A few blocks away from Sutton Gallery at the shopfront artist-run-space of Seventh Gallery was another post-minimalist exhibition by an RMIT fine arts student, James Parkinson, Free Time. People kept on coming in from the street and asking: “What is this place?” Only to be told by the attendant that it was an art gallery and yes, you could play in the ball pit.

The main gallery at Seventh is filled with plastic balls of different colours, you have to wade through the balls to see the other rooms at Seventh. Parkinson calls his ball pit, ‘Prison’; the balls are in a prison, contained within the low walls at the front and back of the space. This prison gives freedom to enjoy the ball pit and playing in the ball pit is fun.

James Parkinson Prison Seventh Gallery

Free Time consists of a ball pit, a post-minimalist sculptures made of many plastic balls and four walls pieces, walls of plastic Lego blocks in uniform colours: grey, sky blue, orange and pink. (Where do you get Lego in those colours?) There is a fun contrast between lack of play in the rigid walls of Lego blocks and play of the ball pit contained with its rigid walls.

Post-minimalist adds a degree of play, levity and oxymorons to the serious formal rigidity of minimalism. This flexibility gives the sculptures freedom,  their flexible form has play in it, in that the materials have give and there is some slack.


Redevelopments and Public Sculptures

There is constant redevelopment in the CBD, buildings are being torn down and new buildings built, but two redevelopments have caught my attention because of the public sculptures caught up in these developments. Although these sculptures are public, in that they are on premises open to the public, they are privately owned. These are the redevelopment at the 360 Collins Street and 447 Collins Street.

The forecourt on Lt. Collins Street

The forecourt on Lt. Collins Street

My interest in 360 Collins Street is focused on the forecourt area on Little Collins Street where there are several sculptures by Peter Blizzard’s Shrine to the Ancient River, Paul Blizzard’s Fossil Stones and Chris Booth’s Strata. See my blog post.  In 2011 there was a proposal approved for 15-storey development in the forecourt area whereas the present 2015 proposal retains, refurbishes and redevelops part of the forecourt area. For more on the development see Urban Melbourne.

Michael Mezaros, John Pascoe Fawkner, 1978

Michael Mezaros, John Pascoe Fawkner, 1978

Ironically it was a dislodged slab of its marble facade in 2012  that spelt the end for the National Mutual building at 447 Collins Street designed by architects Godfrey, Spowers, Hughes, Mewton & Lobb in 1965. It’s façade of marble slabs was its one notable architectural feature, a move away from the curtain wall of earlier modernism. 447 Collins Street is now vacant and approved for demolition. In the forecourt of 447 Collins Street are the statues of John Batman by Stanley Hammond and John Pascoe Fawkner by Michael Mezaros, see my blog post.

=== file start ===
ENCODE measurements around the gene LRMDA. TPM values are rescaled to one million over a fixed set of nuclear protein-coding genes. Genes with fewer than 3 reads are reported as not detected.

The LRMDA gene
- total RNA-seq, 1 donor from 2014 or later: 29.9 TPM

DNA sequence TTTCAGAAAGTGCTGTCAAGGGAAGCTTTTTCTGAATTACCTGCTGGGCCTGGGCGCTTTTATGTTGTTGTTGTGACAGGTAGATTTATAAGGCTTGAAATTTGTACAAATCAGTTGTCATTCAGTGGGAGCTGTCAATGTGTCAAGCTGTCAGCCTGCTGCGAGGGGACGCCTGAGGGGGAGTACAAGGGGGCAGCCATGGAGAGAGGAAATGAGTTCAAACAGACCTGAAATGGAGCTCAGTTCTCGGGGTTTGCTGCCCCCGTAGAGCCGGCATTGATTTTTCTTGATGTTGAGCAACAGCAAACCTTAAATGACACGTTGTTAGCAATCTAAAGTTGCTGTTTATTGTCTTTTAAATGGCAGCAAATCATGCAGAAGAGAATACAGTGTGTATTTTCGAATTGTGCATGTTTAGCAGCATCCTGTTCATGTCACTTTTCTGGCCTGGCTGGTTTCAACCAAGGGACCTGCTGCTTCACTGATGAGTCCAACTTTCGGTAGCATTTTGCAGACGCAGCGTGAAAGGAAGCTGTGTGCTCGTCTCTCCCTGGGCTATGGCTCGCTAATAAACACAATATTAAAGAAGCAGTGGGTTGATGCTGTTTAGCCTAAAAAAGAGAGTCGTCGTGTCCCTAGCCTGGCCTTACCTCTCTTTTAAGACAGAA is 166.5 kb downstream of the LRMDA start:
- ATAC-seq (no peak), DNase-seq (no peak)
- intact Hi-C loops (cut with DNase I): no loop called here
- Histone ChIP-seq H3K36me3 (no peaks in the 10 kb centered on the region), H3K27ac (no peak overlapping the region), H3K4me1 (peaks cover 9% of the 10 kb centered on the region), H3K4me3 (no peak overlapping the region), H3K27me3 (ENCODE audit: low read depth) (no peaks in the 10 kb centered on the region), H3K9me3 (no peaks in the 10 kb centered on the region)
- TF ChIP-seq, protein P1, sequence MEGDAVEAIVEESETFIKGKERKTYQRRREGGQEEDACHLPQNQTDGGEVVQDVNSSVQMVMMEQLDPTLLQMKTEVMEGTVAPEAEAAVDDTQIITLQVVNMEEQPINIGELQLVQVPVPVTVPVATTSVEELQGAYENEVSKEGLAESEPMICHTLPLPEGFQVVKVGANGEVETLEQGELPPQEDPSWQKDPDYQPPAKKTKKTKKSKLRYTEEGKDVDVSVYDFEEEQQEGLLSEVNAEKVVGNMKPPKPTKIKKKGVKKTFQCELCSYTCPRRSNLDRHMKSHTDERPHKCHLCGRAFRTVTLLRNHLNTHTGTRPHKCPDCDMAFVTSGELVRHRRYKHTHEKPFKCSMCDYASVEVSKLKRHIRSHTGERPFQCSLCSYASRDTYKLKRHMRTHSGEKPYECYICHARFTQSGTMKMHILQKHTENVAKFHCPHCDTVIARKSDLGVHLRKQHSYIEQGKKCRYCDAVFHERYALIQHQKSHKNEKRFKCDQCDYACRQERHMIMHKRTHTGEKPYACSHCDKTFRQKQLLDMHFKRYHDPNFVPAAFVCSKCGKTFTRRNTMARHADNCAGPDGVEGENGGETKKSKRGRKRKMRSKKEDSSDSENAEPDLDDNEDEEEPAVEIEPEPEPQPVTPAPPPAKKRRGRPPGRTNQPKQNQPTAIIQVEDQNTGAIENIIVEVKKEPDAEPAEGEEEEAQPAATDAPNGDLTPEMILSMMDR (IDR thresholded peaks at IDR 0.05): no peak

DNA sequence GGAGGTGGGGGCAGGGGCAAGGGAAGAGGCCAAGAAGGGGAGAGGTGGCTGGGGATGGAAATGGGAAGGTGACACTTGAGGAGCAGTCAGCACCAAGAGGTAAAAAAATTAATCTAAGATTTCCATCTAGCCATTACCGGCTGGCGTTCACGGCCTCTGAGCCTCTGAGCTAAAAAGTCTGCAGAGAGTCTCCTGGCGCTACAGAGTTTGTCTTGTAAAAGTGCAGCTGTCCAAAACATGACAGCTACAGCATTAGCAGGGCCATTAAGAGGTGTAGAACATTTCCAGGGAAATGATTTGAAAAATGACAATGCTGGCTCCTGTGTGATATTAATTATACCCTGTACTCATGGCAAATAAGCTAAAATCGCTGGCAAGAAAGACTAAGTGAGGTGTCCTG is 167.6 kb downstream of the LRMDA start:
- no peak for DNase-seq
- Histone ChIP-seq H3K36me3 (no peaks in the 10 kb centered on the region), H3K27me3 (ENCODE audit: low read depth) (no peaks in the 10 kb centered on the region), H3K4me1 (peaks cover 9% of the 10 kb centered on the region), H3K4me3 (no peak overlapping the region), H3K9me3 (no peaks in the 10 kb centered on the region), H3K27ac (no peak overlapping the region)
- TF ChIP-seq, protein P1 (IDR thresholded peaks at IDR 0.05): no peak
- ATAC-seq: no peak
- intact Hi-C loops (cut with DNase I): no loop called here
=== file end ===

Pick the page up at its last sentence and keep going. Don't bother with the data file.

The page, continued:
What will happen to the sculptures? The Moral Rights provisions in the Copyright Act in 2000, under section 195AT, the owner of a moveable artistic work is liable to the artist if they destroy the artistic work without first giving the artist opportunity to remove it. The artist or their heirs, as two of the sculptors are now deceased, have the right to be informed about the removal, storage or subsequent reinstallation.

Percival Ball architectural ornaments now the entrance to the carpark at Melbourne Uni

Percival Ball architectural ornaments now the entrance to the carpark at Melbourne Uni

In the past Melbourne University was eager to provide new homes to sculptures dislodged from their original locations in the city, see my blog post. None of the sculptures at either 360 Collins Street or 447 Collins Street are site specific so it should not proved difficult to find a new home for them, if they are not returned to refurbished forecourts at their present locations.


Melbourne’s Gothic Revival

Gothic Revival is mostly found on Melbourne’s late nineteenth century churches, law courts and banks. “The Gothic Revival in Australia was a fabric of myths” write Robin Boyd in The Australian Ugliness (The Text Publishing Company, 2010, Melbourne p.61) Boyd goes on to note that: “Australia is full of Gothicky churches of crashing structural dullness struck about with decorative features.” Boyd maintained that the idea that the Gothic Revival was based on the northern European gothic tradition was a myth.

ANZ Bank, Collins Street

ANZ Bank, King Street and Collins Street

Gothic Revival architecture in Australia had a great appeal as it was seen as both particularly British and patriotic, as well as Catholic because of Augustus Pugin. Pugin designed the interior of the Palace of Westminster is widely regarded as the father of Gothic Revival and was a convert to Catholicism. There are a number of Catholic churches in Sydney and Brisbane designed by Pugin who was invited to Australia by the first Bishop of New South Wales.